Emergency contraceptives (EC) are used to prevent pregnancy after unprotected sex, and are usually recommended for only occasional use. Now a review of studies conducted on levonorgestrel (the synthetic hormone used in most EC, including Plan B One-Step and Next Choice) has found that women can use EC safely as regular birth control. The review found that the reported rate of unintended pregnancies in women taking levonorgestrel EC was lower than for those using condoms and spermicides. Oral contraceptive pills taken on a regular, daily schedule and other forms of hormonal contraception are more effective, however. The authors suggest that using EC as birth control may be preferable to using oral contraceptives for women who do not have sex frequently. At an average cost of $50 per use, however, EC is an expensive way to prevent pregnancy for women who have sex more than occasionally.
Obstetrics and Gynecology, March 2011
As the U.S. population ages, more women will be diagnosed with osteoporosis. Many women are suspicious about the osteoporosis prevention claims made by pharmaceutical manufacturers, and skeptical that these drugs may cause health problems in the future. New research suggests that nitroglycerin ointment, which is typically prescribed to relieve chest pain, may counter bone loss and prevent osteoporosis. In a two-year study, 243 post-menopausal women received either a nightly dose of nitroglycerin ointment or a placebo ointment. When compared with women who received the placebo, women who used the nitroglycerin ointment showed a 6.7% increase in bone density in the spine, a 6.2% increase in the hip, and 7% increase at the top of the thigh-bone (femoral neck). The results are promising, but further research is needed to examine if the ointment prevents fractures before it can be used as a standard treatment option.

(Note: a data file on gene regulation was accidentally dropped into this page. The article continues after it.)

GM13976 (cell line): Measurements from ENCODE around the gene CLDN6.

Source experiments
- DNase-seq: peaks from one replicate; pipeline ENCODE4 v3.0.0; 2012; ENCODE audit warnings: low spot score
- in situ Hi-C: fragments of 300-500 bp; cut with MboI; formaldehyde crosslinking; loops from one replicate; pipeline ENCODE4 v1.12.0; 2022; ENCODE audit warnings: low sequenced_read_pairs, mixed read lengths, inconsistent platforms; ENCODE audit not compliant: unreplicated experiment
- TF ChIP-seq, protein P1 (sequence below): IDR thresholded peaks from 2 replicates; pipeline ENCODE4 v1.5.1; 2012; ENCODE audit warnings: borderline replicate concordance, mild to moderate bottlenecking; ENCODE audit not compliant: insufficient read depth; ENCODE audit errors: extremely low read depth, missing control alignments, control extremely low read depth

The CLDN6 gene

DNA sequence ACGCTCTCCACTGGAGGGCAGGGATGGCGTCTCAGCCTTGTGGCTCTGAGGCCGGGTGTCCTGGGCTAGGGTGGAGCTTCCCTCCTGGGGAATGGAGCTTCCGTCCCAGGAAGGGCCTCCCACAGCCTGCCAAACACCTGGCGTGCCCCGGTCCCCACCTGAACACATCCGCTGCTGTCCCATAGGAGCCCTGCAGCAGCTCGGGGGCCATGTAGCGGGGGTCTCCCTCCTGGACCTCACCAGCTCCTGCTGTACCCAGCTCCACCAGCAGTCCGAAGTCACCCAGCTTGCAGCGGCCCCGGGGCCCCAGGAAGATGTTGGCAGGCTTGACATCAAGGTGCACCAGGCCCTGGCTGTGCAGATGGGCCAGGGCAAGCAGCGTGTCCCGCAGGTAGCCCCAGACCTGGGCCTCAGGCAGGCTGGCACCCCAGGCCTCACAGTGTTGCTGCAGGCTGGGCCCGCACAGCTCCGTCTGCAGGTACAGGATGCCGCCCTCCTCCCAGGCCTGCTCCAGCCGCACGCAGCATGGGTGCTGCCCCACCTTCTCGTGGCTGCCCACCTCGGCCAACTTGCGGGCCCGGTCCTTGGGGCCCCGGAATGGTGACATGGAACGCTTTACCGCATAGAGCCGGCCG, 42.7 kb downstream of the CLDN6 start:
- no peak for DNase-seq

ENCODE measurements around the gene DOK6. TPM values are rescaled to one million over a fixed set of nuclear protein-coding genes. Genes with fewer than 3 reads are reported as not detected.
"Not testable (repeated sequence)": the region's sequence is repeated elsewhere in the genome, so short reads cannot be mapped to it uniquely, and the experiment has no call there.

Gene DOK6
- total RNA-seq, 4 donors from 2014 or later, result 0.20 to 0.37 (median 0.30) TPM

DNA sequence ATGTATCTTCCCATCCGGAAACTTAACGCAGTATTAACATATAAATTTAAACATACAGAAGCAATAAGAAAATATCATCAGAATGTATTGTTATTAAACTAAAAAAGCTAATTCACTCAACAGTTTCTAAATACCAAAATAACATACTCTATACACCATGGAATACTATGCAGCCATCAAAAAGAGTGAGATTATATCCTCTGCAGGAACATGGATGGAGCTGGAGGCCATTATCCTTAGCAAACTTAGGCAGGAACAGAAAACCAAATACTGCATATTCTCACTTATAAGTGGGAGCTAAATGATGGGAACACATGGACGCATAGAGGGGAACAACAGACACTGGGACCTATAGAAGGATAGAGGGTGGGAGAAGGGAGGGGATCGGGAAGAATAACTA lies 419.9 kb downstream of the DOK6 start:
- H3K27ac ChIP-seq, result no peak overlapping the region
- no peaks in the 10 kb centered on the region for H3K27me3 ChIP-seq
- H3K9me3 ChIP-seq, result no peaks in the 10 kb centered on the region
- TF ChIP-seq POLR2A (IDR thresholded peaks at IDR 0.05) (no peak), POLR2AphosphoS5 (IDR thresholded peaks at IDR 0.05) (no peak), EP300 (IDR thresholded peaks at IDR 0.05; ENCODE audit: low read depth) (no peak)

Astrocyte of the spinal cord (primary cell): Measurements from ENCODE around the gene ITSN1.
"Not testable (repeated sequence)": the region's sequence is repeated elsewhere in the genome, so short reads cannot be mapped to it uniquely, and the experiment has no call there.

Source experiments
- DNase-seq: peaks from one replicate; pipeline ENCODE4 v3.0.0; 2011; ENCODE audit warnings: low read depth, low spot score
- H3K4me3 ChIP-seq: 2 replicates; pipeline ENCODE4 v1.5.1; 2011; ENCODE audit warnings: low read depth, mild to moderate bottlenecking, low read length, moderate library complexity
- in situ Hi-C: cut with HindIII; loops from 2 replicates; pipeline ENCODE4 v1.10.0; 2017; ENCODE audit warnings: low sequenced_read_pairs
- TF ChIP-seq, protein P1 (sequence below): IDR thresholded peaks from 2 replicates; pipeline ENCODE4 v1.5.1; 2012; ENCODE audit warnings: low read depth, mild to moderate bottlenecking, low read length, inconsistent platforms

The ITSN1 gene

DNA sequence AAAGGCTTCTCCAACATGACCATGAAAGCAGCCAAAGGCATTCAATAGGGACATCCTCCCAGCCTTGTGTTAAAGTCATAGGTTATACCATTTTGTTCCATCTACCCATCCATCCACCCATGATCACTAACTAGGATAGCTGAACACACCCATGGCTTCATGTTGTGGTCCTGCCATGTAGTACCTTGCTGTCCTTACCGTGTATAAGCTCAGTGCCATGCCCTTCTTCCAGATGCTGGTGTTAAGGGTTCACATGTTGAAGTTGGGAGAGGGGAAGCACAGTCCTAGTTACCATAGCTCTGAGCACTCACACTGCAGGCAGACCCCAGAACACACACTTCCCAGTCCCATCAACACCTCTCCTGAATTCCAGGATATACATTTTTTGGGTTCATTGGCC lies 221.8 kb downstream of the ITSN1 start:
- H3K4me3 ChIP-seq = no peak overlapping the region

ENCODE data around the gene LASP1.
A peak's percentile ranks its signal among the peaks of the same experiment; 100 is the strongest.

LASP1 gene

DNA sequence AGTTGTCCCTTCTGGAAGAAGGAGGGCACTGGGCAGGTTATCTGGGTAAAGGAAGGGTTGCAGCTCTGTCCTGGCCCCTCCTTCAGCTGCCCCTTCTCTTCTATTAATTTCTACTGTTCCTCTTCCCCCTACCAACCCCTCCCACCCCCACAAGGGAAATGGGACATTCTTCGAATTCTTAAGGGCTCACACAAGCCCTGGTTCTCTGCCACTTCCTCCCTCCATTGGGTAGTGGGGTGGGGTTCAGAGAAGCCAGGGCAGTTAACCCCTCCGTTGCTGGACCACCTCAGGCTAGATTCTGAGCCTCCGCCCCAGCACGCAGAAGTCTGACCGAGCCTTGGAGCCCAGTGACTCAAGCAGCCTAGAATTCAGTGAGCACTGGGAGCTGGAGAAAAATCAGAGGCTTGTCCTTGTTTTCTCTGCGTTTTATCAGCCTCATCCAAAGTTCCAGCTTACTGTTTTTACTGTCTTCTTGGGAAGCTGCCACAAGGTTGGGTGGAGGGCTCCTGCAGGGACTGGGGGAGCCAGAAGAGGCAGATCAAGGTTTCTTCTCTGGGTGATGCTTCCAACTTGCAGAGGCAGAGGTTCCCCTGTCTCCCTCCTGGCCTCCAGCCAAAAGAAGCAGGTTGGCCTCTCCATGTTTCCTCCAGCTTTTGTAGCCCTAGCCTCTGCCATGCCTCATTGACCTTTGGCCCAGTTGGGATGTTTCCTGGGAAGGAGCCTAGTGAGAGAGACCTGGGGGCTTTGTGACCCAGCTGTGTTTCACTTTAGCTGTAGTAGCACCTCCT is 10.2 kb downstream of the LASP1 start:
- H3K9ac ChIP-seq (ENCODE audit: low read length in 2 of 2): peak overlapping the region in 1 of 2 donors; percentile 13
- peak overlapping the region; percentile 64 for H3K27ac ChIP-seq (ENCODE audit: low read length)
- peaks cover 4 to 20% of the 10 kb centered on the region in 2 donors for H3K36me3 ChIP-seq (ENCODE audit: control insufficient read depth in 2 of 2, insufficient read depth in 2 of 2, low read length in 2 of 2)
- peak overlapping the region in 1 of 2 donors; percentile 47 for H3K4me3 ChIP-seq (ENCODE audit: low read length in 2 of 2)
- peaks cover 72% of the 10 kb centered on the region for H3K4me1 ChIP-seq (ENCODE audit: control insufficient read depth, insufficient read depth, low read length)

Journal of American Medical Association, February 2011
A common anti-choice myth is that abortion leads to mental illness (the so-called “post-abortion syndrome”). In 2008, the American Psychological Association found no evidence linking abortion with mental health problems in adults. Two recent studies replicate those findings for both adults and adolescents. The adult study used National Comorbidity Survey data and found no significant relationship between abortion history and subsequent mood or anxiety disorders. The youth study involved 289 respondents to the National Longitudinal Study of Adolescent Health to examine depression and low self-esteem as possible abortion outcomes in a nationally representative group of youth. It found that induced abortion does not cause mental health problems in adolescents. Both studies found that previous mental health status, rather than the abortion experience itself is the strongest predictor of post-abortion mental health. Study authors note that laws requiring women be told about abortion’s potential psychological risks provide misinformation and “jeopardize a women’s health by adding unnecessary anxiety and undermining a women’s right to informed consent.”
Guttmacher Institute, 2010